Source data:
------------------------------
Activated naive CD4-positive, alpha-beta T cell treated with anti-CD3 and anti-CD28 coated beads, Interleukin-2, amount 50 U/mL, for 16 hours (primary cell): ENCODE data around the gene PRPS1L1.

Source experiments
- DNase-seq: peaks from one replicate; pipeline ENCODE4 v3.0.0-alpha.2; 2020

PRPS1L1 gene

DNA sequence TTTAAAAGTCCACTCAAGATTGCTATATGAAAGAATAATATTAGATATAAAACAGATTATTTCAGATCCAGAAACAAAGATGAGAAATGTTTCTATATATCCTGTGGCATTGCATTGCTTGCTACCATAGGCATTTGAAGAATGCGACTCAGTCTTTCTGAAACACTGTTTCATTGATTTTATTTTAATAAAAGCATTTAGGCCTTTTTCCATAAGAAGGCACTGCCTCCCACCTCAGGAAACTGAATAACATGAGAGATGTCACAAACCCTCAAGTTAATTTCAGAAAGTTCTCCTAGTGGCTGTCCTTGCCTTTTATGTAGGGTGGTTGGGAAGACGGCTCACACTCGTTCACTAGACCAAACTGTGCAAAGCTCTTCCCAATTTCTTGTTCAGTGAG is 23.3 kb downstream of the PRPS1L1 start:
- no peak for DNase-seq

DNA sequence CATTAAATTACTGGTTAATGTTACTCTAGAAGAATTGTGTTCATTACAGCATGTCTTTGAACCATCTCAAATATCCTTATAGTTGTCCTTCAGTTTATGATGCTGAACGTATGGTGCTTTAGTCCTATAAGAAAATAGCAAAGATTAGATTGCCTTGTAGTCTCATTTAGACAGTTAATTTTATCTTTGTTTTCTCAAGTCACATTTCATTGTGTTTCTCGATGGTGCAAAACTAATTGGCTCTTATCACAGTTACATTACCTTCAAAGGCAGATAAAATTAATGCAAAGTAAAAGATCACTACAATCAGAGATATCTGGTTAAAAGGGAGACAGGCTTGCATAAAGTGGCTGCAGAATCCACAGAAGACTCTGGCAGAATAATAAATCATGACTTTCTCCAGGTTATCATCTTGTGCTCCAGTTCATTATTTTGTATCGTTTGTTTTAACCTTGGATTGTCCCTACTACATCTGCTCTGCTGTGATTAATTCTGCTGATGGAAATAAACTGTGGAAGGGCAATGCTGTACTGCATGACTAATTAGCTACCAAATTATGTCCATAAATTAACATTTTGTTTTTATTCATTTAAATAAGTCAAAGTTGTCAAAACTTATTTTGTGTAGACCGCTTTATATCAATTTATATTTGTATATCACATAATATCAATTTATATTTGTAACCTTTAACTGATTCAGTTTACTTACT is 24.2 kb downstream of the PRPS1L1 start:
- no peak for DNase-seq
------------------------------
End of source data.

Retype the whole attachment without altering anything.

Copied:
Activated naive CD4-positive, alpha-beta T cell treated with anti-CD3 and anti-CD28 coated beads, Interleukin-2, amount 50 U/mL, for 16 hours (primary cell): ENCODE data around the gene PRPS1L1.

Source experiments
- DNase-seq: peaks from one replicate; pipeline ENCODE4 v3.0.0-alpha.2; 2020

PRPS1L1 gene

DNA sequence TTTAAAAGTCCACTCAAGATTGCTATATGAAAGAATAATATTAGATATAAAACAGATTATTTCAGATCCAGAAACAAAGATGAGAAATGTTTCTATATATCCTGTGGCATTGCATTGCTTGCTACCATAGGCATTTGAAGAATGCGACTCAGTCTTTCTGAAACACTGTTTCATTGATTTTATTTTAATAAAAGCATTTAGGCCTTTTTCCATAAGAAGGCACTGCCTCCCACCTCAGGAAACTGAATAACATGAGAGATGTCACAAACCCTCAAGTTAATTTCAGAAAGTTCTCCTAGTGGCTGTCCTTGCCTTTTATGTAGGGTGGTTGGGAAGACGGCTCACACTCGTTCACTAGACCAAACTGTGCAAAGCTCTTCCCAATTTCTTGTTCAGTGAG is 23.3 kb downstream of the PRPS1L1 start:
- no peak for DNase-seq

DNA sequence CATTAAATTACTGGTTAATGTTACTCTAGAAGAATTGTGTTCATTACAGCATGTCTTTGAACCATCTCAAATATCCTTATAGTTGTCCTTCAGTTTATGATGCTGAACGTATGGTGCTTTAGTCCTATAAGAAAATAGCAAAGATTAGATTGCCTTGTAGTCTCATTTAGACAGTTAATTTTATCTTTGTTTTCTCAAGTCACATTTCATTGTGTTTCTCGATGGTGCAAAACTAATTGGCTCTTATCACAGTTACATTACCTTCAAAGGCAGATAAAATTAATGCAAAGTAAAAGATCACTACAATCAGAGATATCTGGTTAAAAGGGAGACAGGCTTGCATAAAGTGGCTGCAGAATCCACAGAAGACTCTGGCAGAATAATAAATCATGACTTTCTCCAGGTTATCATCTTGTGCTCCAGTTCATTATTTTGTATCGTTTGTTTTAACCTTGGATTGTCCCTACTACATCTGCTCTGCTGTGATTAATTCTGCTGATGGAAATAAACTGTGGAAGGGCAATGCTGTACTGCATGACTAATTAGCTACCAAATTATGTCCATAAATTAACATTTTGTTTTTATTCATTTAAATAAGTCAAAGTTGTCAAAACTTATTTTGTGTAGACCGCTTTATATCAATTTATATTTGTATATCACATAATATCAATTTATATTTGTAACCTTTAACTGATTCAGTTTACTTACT is 24.2 kb downstream of the PRPS1L1 start:
- no peak for DNase-seq